Estimates from the war in Afghanistan are between 6 and 11%. Current estimates of PTSD in military personnel who served in Iraq range from 12% to 20%.

Who is most likely to develop PTSD?

Most people who experience a traumatic event will not develop PTSD. However, the risk for developing PTSD increases if people:

  • were directly exposed to the traumatic event as a victim or a witness
  • were seriously injured during the trauma
  • experienced a trauma that was long lasting or very severe
  • saw themselves or a family member as being in imminent danger
  • had a severe negative reaction during the event, such as feeling detached from ones surroundings or having a panic attack
  • felt helpless during the trauma and were unable to help themselves or a loved

Individuals are also more likely to develop PTSD if they:

  • have experienced an earlier life threatening event or trauma
  • have a current mental health issue
  • have less education
  • are younger
  • are a woman
  • lack social support
  • have recent, stressful life changes

Some research shows that ethnic minorities, such as Blacks and Hispanics, are more likely than Whites to develop PTSD. One reason for these differences is that minorities may have more contact with traumatic events. For example, in Vietnam, Whites were in less combat than Blacks, Hispanics, and American Indians. Researchers are trying to understand other reasons for the differences in PTSD between the ethnic groups. A person’s culture or ethnic group can affect how that person reacts to a problem like PTSD. For example, some people may be more willing than others to talk about their problems or to seek help.

 

How long does PTSD last?

The course of PTSD is variable. This means it can be different for different people and that it can change over time. PTSD usually begins right after the traumatic event but it can also be delayed for many years. For most people symptoms improve over the first year. Treatment also reduces symptoms but for some symptoms can last a lifetime. Roughly 30% of individuals develop a chronic form.

PTSD usually involves periods of symptom increase followed by remission or decrease, although some individuals may experience symptoms that are long lasting and severe. Some older veterans, who report a lifetime of only mild symptoms, experience significant increases in symptoms following retirement, severe medical illness in themselves or their spouses, or reminders of their military service, such as reunions and anniversaries.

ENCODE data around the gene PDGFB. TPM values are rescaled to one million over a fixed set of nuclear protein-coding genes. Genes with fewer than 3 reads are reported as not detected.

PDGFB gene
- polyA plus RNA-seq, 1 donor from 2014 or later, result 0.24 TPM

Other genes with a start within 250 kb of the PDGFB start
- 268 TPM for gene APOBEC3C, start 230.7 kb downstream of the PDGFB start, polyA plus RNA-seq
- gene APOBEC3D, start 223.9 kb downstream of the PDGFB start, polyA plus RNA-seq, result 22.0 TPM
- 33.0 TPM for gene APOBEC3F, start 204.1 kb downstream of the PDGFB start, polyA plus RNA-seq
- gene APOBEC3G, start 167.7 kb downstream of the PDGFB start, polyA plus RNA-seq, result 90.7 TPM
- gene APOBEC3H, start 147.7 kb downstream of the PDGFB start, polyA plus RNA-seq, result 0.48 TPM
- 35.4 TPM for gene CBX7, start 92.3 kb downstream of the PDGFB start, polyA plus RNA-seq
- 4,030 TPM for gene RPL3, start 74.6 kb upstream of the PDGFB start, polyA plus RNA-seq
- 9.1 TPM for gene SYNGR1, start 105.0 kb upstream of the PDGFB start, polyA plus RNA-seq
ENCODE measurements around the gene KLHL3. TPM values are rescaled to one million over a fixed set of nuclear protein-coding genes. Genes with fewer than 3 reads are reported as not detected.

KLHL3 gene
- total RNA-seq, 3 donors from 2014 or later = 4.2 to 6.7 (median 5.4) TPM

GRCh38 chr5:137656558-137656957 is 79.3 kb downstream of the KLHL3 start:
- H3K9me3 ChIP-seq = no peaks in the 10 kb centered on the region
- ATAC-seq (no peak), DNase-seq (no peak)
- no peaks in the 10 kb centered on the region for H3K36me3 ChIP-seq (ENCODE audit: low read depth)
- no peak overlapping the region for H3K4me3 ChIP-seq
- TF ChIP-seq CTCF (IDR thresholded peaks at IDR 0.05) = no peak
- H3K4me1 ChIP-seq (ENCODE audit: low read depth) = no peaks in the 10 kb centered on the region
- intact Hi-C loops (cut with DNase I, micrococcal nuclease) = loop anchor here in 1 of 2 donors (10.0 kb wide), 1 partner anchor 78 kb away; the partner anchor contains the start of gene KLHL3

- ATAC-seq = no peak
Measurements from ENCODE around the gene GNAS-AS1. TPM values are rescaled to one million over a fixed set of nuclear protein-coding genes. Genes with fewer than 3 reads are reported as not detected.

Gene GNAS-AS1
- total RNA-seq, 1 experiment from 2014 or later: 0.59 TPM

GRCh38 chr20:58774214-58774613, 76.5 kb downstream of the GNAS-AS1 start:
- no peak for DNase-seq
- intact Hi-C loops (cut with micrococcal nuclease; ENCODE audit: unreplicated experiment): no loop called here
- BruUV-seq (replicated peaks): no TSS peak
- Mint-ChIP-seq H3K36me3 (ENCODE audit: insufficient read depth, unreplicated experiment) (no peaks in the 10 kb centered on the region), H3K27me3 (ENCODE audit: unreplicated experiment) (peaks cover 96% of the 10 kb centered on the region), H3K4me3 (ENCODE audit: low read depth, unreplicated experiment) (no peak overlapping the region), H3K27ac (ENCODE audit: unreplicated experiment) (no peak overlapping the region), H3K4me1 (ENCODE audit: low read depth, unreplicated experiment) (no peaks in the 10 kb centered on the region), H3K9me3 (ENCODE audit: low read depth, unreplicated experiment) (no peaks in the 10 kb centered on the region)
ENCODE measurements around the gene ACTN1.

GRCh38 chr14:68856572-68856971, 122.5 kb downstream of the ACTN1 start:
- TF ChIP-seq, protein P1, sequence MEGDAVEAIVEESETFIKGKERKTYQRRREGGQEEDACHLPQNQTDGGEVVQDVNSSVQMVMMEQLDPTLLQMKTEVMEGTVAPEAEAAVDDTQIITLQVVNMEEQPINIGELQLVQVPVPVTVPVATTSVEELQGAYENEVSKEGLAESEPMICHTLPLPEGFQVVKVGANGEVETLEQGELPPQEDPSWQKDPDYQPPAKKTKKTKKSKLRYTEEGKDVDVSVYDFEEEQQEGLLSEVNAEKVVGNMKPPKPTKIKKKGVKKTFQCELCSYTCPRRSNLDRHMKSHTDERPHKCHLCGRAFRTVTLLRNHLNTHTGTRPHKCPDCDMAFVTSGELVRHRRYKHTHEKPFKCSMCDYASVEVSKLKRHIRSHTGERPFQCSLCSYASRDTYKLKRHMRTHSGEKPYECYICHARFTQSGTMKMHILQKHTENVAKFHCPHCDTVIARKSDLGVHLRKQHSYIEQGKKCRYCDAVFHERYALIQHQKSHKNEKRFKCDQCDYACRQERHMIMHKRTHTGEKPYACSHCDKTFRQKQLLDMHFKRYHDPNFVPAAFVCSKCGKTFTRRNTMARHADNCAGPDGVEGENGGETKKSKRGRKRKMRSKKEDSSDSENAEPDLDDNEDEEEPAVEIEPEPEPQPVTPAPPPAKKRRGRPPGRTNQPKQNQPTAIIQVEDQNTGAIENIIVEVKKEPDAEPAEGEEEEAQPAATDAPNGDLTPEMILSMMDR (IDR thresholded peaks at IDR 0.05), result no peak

What other problems do people with PTSD experience?

It is very common for other conditions to occur along with PTSD, such as depression, anxiety, or substance abuse. More than half of men with PTSD also have problems with alcohol. The next most common co-occurring problems in men are depression, followed by conduct disorder, and then problems with drugs. In women, the most common co-occurring problem is depression. Just under half of women with PTSD also experience depression. The next most common cooccurring problems in women are specific fears, social anxiety, and then problems with alcohol.

People with PTSD often have problems functioning. In general, people with PTSD have more unemployment, divorce or separation, spouse abuse and chance of being fired than people without PTSD. Vietnam veterans with PTSD were found to have many problems with family and other interpersonal relationships, problems with employment, and increased incidents of violence.

People with PTSD also may experience a wide variety of physical symptoms. This is a common occurrence in people who have depression and other anxiety disorders. Some evidence suggests that PTSD may be associated with increased likelihood of developing medical disorders. Research is ongoing, and it is too soon to draw firm conclusions about which disorders are associated with PTSD.

PTSD is associated with a number of distinctive neurobiological and physiological changes. PTSD may be associated with stable neurobiological alterations in both the central and autonomic nervous systems, such as altered brainwave activity, decreased volume of the hippocampus, and abnormal activation of the amygdala. Both the hippocampus and the amygdala are involved in the processing and integration of memory. The amygdala has also been found to be involved in coordinating the body’s fear response.

 

What treatments are available?

PTSD is treated by a variety of forms of psychotherapy (talk therapy) and pharmacotherapy (medication).

There is no single best treatment, but some treatments appear to be quite promising, especially cognitive-behavioral therapy (CBT). CBT includes a number of diverse but related techniques such as cognitive restructuring, exposure therapy, and eye movement desensitization and reprocessing (EMDR). See the National Center for PTSD’s website for more information about treatment types and providers.

 

I think I have PTSD. What can I do now?

Many people who might need help for something like PTSD are afraid to go for help. One out of five people say they might not get help because of what other people might think. One out of three people say they would not want anyone else to know they were therapy. But almost 50% of people say that there is less shame in seeking help now than there has been in the past.

A study that’s been done of soldiers coming home from Iraq found that only 40% of service members with mental problems said they would get help. In many cases this was due to the soldiers’ fears about what others would think, and how it could hurt their military careers.

If you think you have PTSD there are a number of things you can do. You may want to be evaluated for PTSD by psychiatrist, psychologist, or clinical social worker specifically trained to assess psychological problems. You could also discuss your symptoms with your doctor. Talk to your doctor about the treatments discussed in this handout.

If you do not want to be evaluated but feel you have symptoms of PTSD you may choose “watchful waiting.” Watchful waiting means taking a wait-and-see approach. If you get better on your own, you won’t need treatment. If your symptoms do not improve after 3 months and they are either causing you distress or are getting in the way of your work or home life, talk with a health professional.

In a few cases, your symptoms may be so severe that you need immediate help. Call 911 or other emergency services immediately if you think that you cannot keep from hurting yourself or someone else.